From jamming in dorm rooms to taking center stage, indie pop trio Phoneboy sat down with Atwood Magazine to discuss the release of sophomore album ‘Moving Out,’ boy bands, and the anxieties of growing up.
Stream: ‘Moving Out’ – Phoneboy
Reviving 2000s pop punk with a lighter surf rock take, New Jersey based Phoneboy create vibrant soundscapes that transport you back to your days dancing around your bedroom.
Their brand new sophomore album is as nostalgia-inducing as it is utterly enthralling: Phoneboy are taking the grunge pop from our youth, transforming the zippy guitars and screaming vocals of the era, and creating track after danceable track on Moving Out, released March 24 via AWAL. Ruminating on their adolescent years, growing up and moving out, the three piece of singers and guitarists Ricky Dana and Wyn Barnum and bassist James Fusco have channeled all of their coming-of-age anxiety into dynamic, vivid, “twenty-something” anthems.
Atwood Magazine caught up with the trio shortly before the release of Moving Out to discuss their pop punk roots, the importance of band chemistry, and the plights of being a “twenty-something.”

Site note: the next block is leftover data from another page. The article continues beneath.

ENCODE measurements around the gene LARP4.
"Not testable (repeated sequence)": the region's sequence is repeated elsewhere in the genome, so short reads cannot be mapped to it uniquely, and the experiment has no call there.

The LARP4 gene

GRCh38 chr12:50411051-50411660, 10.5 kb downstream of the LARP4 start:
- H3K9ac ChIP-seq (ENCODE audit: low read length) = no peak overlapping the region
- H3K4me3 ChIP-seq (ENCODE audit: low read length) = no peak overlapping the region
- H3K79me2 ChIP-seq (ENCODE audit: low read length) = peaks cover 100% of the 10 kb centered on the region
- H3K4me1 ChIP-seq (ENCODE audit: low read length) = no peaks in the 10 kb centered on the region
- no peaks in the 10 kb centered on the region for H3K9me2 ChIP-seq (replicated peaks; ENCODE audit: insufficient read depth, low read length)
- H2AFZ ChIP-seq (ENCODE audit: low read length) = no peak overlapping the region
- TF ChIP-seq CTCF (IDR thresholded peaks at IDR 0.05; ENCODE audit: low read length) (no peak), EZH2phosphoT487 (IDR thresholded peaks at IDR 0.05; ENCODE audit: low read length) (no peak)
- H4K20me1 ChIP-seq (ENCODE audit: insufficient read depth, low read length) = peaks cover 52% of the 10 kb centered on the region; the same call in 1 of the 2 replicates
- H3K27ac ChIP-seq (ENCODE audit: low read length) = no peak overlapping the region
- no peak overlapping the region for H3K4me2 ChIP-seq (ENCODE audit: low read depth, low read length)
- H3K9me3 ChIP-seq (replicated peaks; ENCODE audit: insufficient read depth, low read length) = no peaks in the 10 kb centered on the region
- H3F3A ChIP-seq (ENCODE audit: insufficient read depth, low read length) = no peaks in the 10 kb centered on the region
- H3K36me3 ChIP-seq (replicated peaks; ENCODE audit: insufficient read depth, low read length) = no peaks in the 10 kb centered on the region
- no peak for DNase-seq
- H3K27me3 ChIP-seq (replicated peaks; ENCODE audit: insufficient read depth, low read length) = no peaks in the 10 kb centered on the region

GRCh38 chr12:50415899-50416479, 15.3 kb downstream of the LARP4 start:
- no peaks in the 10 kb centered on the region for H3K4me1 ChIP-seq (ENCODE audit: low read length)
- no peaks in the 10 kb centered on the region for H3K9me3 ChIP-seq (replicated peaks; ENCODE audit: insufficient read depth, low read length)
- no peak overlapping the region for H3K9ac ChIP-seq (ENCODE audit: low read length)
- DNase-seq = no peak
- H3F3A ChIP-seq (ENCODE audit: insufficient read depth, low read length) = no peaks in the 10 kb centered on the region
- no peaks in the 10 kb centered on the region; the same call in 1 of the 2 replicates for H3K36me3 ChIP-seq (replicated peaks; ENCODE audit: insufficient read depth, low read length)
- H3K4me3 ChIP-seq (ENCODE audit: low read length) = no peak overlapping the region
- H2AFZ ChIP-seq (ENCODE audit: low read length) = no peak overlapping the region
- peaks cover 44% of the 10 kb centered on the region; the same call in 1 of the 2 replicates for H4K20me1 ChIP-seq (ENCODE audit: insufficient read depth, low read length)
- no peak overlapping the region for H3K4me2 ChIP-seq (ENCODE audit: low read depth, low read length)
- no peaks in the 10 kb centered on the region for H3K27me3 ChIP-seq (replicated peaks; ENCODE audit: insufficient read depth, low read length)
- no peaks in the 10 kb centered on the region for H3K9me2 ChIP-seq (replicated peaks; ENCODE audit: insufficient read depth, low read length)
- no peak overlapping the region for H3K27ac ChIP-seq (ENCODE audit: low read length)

A CONVERSATION WITH PHONEBOY
Atwood Magazine: How did Phoneboy come to be?
Ricky Dana: So, about a week in college, we both went to Stevens in Hoboken, me and Wyn. Wyn saw me walking down the street with my guitar, he’s like, “Hey, you play guitar? I said, “Yeah, I play guitar.” And we started talking about music and talked about jamming. Then it’s a whole semester for us to actually get together and start hanging out and playing some music. And I realized that Wyn was significantly better than me at playing guitar.
Wyn Barnum: Ah don’t make me blush! And then James and I, we’ve known each other since we were like eleven years old. We played in bands together. And
James Fusco: We grew up in the San Francisco Bay Area, in California. And it just so happened that I went to school close enough to these two, to make the band happen.
Was there a particular moment that snapped for you guys that the three of you are Phoneboy?
Dana: I think it was the moment that James rapped Nicki Minaj’s verse in “Monster” that’s when I knew, personally.
Fusco: Along with Jordan, longtime keyboardist, Jordan Torres. Iit was the first time we met each other and the first time I had met Ricky. And we were having a party and the song came on. And I wasn’t really aware that Jordan and I shared that sort of ability, but we locked eyes. And it just happened. I think Ricky was like, “Oh, wow, he passed the vibe check.”
Dana: And then within that month or something, we had to name the band. Because before Phoneboy we were called Wyn and Ricky which was horrible. That was pretty bad, it’s a dog shit name. So our buddy Luis was like why don’t you call it Phoneboy, because we’d been using that word for a while. Wyn made it up because I would zone out and look at my phone all the time and completely dismiss conversation. And one day Wyn was like, “Get off your phone, you phone boy.” And everyone was like, “Yeah, you phone boy!” And that’s how it happened.